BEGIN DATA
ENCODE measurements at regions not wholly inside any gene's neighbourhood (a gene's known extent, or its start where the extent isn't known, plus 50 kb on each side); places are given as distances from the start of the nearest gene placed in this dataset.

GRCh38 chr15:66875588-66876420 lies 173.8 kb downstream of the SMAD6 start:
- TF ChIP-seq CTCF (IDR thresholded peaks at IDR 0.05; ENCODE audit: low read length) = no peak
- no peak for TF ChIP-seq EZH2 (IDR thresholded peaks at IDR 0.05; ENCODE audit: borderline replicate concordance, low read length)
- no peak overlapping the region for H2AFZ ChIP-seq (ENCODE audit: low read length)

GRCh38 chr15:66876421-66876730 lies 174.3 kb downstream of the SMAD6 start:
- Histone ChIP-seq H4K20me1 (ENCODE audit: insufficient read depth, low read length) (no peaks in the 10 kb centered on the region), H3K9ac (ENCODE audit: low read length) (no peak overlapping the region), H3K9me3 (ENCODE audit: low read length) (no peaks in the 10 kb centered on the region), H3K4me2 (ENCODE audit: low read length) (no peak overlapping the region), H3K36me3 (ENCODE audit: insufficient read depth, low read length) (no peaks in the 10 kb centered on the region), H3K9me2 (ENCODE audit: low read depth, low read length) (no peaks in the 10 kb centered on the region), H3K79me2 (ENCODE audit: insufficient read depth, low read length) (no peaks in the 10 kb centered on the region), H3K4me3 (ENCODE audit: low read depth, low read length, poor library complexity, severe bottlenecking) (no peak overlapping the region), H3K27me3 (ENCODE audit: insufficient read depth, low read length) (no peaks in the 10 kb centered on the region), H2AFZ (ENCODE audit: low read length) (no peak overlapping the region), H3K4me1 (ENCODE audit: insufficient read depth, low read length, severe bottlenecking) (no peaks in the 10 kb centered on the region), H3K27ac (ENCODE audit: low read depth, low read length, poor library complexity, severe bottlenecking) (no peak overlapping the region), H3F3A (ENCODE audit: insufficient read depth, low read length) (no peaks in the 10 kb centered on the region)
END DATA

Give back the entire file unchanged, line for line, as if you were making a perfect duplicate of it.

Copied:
ENCODE measurements at regions not wholly inside any gene's neighbourhood (a gene's known extent, or its start where the extent isn't known, plus 50 kb on each side); places are given as distances from the start of the nearest gene placed in this dataset.

GRCh38 chr15:66875588-66876420 lies 173.8 kb downstream of the SMAD6 start:
- TF ChIP-seq CTCF (IDR thresholded peaks at IDR 0.05; ENCODE audit: low read length) = no peak
- no peak for TF ChIP-seq EZH2 (IDR thresholded peaks at IDR 0.05; ENCODE audit: borderline replicate concordance, low read length)
- no peak overlapping the region for H2AFZ ChIP-seq (ENCODE audit: low read length)

GRCh38 chr15:66876421-66876730 lies 174.3 kb downstream of the SMAD6 start:
- Histone ChIP-seq H4K20me1 (ENCODE audit: insufficient read depth, low read length) (no peaks in the 10 kb centered on the region), H3K9ac (ENCODE audit: low read length) (no peak overlapping the region), H3K9me3 (ENCODE audit: low read length) (no peaks in the 10 kb centered on the region), H3K4me2 (ENCODE audit: low read length) (no peak overlapping the region), H3K36me3 (ENCODE audit: insufficient read depth, low read length) (no peaks in the 10 kb centered on the region), H3K9me2 (ENCODE audit: low read depth, low read length) (no peaks in the 10 kb centered on the region), H3K79me2 (ENCODE audit: insufficient read depth, low read length) (no peaks in the 10 kb centered on the region), H3K4me3 (ENCODE audit: low read depth, low read length, poor library complexity, severe bottlenecking) (no peak overlapping the region), H3K27me3 (ENCODE audit: insufficient read depth, low read length) (no peaks in the 10 kb centered on the region), H2AFZ (ENCODE audit: low read length) (no peak overlapping the region), H3K4me1 (ENCODE audit: insufficient read depth, low read length, severe bottlenecking) (no peaks in the 10 kb centered on the region), H3K27ac (ENCODE audit: low read depth, low read length, poor library complexity, severe bottlenecking) (no peak overlapping the region), H3F3A (ENCODE audit: insufficient read depth, low read length) (no peaks in the 10 kb centered on the region)